Saturday, August 12, 2017 1:00 am
Japanese beetles are back
Question: I am seeing damage on my cannas, roses and other plants this summer. There are many metallic-black/brown beetles on the plants. What are they, and how do I get rid of them?
Answer: It appears as if Japanese beetles have made a bit of a comeback in this area this year. Many folks forget that 20 years ago there were tons of Japanese beetles ravaging plants in our area. The populations diminished over time as the beetles moved west. Maybe they miss Indiana.
Right now, the adult beetles are on the prowl eating the foliage of their favorite plants. These beetles emerged from the ground in July after overwintering. The first emerging adults are females which release food and attractant pheromones for the male beetles that emerge later. The beetles mate and then the females lay eggs in the ground (usually the lawn) which hatch in August or September. The C-shaped larvae are white with a brown head. They feed voraciously on the roots of turf grass and can cause considerable damage to the lawn. If untreated, the larvae overwinter in the ground and then pupate and change into adults which emerge the following year.
Japanese beetle adults can be controlled with several methods. It is important to protect pollinators such as bees when trying to control Japanese beetle adults. Try to avoid applying pesticides directly on flowers, and try not to use systemic insecticides (ones that travel within the plant sap) on flowering plants.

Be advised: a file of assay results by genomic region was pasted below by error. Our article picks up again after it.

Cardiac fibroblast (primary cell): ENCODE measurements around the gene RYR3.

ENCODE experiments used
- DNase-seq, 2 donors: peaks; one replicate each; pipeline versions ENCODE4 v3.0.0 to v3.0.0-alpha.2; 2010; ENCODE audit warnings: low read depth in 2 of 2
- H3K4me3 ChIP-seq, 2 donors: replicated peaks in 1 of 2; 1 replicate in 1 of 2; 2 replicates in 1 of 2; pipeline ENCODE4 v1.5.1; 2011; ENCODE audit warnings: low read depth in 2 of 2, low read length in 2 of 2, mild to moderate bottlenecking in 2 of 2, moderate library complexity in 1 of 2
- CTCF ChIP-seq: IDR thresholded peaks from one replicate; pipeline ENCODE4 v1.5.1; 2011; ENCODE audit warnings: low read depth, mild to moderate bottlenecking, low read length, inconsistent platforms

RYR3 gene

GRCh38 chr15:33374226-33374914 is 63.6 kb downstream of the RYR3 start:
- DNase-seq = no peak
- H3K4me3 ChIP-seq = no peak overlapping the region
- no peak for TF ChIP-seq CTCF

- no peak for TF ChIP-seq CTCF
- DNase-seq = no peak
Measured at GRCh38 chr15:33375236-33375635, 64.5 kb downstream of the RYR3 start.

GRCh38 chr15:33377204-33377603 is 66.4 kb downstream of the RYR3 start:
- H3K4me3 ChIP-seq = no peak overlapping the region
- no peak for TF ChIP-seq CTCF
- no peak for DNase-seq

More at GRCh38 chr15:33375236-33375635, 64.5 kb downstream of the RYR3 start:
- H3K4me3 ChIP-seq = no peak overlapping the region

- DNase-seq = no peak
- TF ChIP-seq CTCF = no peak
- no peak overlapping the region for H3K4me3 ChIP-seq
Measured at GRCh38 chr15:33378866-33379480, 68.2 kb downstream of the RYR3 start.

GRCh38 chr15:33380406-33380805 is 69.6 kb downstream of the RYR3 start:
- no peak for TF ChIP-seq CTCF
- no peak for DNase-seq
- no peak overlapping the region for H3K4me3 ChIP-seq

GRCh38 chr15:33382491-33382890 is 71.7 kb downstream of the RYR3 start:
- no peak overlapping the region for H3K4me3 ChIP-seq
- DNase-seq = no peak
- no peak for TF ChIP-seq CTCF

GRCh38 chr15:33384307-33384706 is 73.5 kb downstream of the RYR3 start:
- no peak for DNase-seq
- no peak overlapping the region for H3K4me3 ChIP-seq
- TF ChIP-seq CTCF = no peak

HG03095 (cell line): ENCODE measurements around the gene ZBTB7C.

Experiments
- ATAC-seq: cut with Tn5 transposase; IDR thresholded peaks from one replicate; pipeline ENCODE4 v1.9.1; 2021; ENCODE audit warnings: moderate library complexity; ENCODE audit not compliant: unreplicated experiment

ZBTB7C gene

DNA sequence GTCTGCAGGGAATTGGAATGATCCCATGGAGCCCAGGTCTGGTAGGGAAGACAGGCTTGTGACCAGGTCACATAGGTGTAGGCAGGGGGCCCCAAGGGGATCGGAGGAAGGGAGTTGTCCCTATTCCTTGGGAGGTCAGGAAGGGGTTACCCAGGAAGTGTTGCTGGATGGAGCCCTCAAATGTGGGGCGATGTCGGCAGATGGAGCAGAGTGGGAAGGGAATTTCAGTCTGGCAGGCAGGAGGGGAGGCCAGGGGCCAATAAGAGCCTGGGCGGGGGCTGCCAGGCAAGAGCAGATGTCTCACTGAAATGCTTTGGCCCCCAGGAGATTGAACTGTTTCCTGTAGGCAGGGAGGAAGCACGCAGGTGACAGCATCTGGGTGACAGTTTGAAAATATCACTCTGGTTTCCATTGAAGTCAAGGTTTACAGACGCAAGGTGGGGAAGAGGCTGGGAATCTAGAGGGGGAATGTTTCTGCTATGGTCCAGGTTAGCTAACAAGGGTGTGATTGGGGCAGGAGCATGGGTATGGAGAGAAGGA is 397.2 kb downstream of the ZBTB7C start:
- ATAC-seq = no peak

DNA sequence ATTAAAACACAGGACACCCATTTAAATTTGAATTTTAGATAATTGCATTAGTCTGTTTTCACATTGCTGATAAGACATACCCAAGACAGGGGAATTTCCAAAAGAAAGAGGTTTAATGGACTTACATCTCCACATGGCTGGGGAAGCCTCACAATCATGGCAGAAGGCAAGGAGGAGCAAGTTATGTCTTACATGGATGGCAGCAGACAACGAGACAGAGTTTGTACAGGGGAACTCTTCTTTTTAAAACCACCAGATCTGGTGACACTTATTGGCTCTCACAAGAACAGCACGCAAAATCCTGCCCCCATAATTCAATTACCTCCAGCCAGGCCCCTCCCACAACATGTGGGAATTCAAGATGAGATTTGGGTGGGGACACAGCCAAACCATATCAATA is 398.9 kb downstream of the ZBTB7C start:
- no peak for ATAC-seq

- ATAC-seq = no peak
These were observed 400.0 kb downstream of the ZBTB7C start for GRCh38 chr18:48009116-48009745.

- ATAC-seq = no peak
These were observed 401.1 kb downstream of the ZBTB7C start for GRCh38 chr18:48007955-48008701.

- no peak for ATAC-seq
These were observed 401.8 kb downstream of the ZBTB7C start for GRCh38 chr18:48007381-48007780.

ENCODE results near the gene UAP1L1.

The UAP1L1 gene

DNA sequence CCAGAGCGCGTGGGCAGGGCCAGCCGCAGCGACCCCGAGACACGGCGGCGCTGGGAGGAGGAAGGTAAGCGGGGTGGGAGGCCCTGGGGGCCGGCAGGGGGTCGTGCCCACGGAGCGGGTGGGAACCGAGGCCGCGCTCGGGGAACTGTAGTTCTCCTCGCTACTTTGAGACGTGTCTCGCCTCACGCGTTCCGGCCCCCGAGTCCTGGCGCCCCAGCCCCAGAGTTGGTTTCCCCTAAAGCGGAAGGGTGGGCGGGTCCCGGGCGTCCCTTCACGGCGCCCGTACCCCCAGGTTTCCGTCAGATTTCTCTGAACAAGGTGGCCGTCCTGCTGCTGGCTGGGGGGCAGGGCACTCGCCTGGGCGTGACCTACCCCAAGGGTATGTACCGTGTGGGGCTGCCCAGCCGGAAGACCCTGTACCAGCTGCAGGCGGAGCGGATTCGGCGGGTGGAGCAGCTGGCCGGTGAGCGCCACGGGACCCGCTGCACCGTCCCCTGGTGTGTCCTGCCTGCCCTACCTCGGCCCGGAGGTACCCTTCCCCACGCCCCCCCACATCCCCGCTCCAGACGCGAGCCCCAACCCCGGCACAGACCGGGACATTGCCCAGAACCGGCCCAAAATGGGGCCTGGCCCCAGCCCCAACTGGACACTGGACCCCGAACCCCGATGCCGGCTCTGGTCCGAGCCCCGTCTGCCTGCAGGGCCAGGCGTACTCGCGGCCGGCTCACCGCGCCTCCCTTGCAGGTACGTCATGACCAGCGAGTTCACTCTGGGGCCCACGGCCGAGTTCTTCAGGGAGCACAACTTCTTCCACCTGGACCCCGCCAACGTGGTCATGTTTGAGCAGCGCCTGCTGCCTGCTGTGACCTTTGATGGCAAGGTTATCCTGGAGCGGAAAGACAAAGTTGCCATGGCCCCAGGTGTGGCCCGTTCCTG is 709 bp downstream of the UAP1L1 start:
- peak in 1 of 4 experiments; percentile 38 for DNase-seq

One way to control beetles is to mix about one teaspoon of dish soap into a gallon of water. In the early morning or late afternoon when the beetles are sluggish; simply knock off the beetles into the bucket of soapy water. Pour out the dead beetles for the birds to eat.
Neem is an organic pesticide that not only kills the beetles on contact, but also will repel them away from desirable plants. There are many other conventional pesticides that will control beetles. Always read the label of the product to make sure you apply it correctly and safely.
Under no circumstances should one ever use a Japanese beetle trap. They are sometimes sold at garden centers and online. Unfortunately, the traps will only draw more beetles into the area – more beetles than even the traps can handle.
If you notice many adults in your garden and landscape this summer, be on the lookout for lawn damage later on. The damage usually appears in August and September with browning areas. The lawn will lift up like a carpet revealing the grubs below. Rescue treatments such as Dylox can be used to control the grubs.
Milky spore is touted as an organic control for lawn grubs but the results are mixed at best. Better to control the adults so lawn damage doesn't occur later in the year.
The Plant Medic, written by Ricky Kemery, appears every other Saturday. Kemery retired as the extension educator for horticulture at the Allen County branch of the Purdue Extension Service.